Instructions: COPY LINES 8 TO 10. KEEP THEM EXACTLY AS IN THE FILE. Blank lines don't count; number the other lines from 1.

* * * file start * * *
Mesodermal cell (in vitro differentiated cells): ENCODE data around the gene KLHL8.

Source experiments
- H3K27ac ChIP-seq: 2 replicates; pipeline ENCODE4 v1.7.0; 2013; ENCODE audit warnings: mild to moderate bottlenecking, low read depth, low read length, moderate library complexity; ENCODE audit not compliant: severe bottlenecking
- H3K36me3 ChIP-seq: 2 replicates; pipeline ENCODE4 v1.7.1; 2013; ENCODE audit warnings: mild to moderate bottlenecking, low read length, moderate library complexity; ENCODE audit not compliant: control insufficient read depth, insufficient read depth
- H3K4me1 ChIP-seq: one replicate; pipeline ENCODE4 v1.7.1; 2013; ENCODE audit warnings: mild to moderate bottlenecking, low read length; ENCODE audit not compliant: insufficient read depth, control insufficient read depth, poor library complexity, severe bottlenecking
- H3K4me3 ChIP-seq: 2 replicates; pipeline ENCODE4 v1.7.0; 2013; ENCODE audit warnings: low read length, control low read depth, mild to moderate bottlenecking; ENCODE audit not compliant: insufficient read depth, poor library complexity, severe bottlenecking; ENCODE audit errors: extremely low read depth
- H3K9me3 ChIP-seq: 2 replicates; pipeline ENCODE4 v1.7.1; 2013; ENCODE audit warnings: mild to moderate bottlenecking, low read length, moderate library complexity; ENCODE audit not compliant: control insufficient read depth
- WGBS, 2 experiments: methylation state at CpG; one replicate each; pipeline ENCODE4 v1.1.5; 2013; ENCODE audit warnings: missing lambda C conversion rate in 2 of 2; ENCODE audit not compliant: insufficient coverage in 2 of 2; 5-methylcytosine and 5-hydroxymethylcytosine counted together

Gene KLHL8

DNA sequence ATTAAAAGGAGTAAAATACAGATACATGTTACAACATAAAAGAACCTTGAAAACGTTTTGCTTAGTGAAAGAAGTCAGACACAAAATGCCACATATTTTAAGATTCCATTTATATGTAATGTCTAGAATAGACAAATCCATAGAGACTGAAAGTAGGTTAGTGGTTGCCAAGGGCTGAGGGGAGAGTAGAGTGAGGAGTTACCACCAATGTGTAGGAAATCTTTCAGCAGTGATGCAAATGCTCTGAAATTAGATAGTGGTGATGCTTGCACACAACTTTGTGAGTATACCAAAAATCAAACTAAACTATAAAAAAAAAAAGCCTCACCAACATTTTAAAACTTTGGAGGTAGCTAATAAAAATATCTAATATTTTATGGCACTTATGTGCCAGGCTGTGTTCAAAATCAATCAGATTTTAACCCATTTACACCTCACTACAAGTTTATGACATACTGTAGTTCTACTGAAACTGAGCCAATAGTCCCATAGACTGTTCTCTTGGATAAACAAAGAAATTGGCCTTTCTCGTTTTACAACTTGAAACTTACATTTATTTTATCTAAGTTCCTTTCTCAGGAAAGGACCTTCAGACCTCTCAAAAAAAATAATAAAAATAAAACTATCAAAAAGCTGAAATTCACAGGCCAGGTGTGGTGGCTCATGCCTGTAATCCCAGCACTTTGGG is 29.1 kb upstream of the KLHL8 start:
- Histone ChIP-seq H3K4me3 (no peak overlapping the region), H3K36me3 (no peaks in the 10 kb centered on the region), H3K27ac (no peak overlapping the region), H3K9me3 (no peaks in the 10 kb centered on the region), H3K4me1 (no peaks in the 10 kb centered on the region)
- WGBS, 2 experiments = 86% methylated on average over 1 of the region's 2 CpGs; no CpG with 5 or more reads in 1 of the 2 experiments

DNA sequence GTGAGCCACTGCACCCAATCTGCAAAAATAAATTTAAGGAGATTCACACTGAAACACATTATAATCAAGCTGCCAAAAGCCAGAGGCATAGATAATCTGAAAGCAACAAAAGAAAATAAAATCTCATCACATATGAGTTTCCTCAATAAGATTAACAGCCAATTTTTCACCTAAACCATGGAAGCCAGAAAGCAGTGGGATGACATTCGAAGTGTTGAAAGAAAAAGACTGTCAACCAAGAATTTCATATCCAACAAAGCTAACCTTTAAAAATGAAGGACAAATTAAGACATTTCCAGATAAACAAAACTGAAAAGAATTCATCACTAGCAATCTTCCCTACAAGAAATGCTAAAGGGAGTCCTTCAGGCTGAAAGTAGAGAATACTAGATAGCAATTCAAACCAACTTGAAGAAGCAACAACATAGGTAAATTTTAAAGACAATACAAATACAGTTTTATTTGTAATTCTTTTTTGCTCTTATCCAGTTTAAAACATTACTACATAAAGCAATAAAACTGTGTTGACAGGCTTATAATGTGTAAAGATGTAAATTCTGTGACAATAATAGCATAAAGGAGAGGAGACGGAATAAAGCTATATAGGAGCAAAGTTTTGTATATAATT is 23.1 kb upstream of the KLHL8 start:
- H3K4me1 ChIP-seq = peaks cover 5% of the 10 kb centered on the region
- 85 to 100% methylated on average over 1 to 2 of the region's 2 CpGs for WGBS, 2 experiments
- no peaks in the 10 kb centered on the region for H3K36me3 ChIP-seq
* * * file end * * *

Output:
- WGBS, 2 experiments: methylation state at CpG; one replicate each; pipeline ENCODE4 v1.1.5; 2013; ENCODE audit warnings: missing lambda C conversion rate in 2 of 2; ENCODE audit not compliant: insufficient coverage in 2 of 2; 5-methylcytosine and 5-hydroxymethylcytosine counted together

Gene KLHL8

DNA sequence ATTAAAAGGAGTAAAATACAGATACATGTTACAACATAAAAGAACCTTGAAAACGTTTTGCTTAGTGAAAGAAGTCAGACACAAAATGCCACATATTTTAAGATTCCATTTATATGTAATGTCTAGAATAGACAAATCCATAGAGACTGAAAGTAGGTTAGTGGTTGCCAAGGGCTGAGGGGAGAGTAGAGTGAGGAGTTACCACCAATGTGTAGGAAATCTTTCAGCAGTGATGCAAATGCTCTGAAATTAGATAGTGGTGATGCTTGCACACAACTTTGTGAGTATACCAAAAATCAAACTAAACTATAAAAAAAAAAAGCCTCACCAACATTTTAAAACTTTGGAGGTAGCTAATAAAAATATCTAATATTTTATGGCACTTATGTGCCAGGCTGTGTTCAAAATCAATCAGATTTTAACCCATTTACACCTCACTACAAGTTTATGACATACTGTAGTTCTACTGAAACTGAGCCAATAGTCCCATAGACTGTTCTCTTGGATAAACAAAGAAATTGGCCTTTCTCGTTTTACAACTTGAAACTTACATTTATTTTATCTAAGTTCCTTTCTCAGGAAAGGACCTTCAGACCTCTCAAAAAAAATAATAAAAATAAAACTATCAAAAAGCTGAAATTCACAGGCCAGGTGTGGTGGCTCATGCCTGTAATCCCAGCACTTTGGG is 29.1 kb upstream of the KLHL8 start: